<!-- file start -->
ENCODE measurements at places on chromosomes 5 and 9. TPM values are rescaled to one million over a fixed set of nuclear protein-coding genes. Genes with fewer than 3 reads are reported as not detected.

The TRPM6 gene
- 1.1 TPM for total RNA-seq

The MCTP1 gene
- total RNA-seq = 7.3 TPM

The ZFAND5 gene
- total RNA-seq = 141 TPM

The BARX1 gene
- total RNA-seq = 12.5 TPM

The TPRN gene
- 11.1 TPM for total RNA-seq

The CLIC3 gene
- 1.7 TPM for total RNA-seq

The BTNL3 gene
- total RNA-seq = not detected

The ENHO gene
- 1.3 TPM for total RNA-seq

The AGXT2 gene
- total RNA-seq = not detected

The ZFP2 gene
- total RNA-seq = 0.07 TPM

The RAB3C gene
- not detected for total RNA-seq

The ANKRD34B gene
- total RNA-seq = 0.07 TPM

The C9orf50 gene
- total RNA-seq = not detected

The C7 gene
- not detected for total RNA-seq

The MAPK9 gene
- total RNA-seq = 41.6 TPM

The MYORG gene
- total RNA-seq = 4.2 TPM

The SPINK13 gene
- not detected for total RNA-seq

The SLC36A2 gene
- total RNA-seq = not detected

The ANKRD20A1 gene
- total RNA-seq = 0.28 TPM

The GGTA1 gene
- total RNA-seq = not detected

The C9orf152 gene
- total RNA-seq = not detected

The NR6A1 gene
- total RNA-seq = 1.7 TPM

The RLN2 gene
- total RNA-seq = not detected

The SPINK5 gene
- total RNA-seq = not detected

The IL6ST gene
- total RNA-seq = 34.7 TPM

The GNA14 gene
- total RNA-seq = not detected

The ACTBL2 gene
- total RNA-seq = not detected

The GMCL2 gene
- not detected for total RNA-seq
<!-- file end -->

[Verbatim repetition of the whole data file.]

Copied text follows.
ENCODE measurements at places on chromosomes 5 and 9. TPM values are rescaled to one million over a fixed set of nuclear protein-coding genes. Genes with fewer than 3 reads are reported as not detected.

The TRPM6 gene
- 1.1 TPM for total RNA-seq

The MCTP1 gene
- total RNA-seq = 7.3 TPM

The ZFAND5 gene
- total RNA-seq = 141 TPM

The BARX1 gene
- total RNA-seq = 12.5 TPM

The TPRN gene
- 11.1 TPM for total RNA-seq

The CLIC3 gene
- 1.7 TPM for total RNA-seq

The BTNL3 gene
- total RNA-seq = not detected

The ENHO gene
- 1.3 TPM for total RNA-seq

The AGXT2 gene
- total RNA-seq = not detected

The ZFP2 gene
- total RNA-seq = 0.07 TPM

The RAB3C gene
- not detected for total RNA-seq

The ANKRD34B gene
- total RNA-seq = 0.07 TPM

The C9orf50 gene
- total RNA-seq = not detected

The C7 gene
- not detected for total RNA-seq

The MAPK9 gene
- total RNA-seq = 41.6 TPM

The MYORG gene
- total RNA-seq = 4.2 TPM

The SPINK13 gene
- not detected for total RNA-seq

The SLC36A2 gene
- total RNA-seq = not detected

The ANKRD20A1 gene
- total RNA-seq = 0.28 TPM

The GGTA1 gene
- total RNA-seq = not detected

The C9orf152 gene
- total RNA-seq = not detected

The NR6A1 gene
- total RNA-seq = 1.7 TPM

The RLN2 gene
- total RNA-seq = not detected

The SPINK5 gene
- total RNA-seq = not detected

The IL6ST gene
- total RNA-seq = 34.7 TPM

The GNA14 gene
- total RNA-seq = not detected

The ACTBL2 gene
- total RNA-seq = not detected

The GMCL2 gene
- not detected for total RNA-seq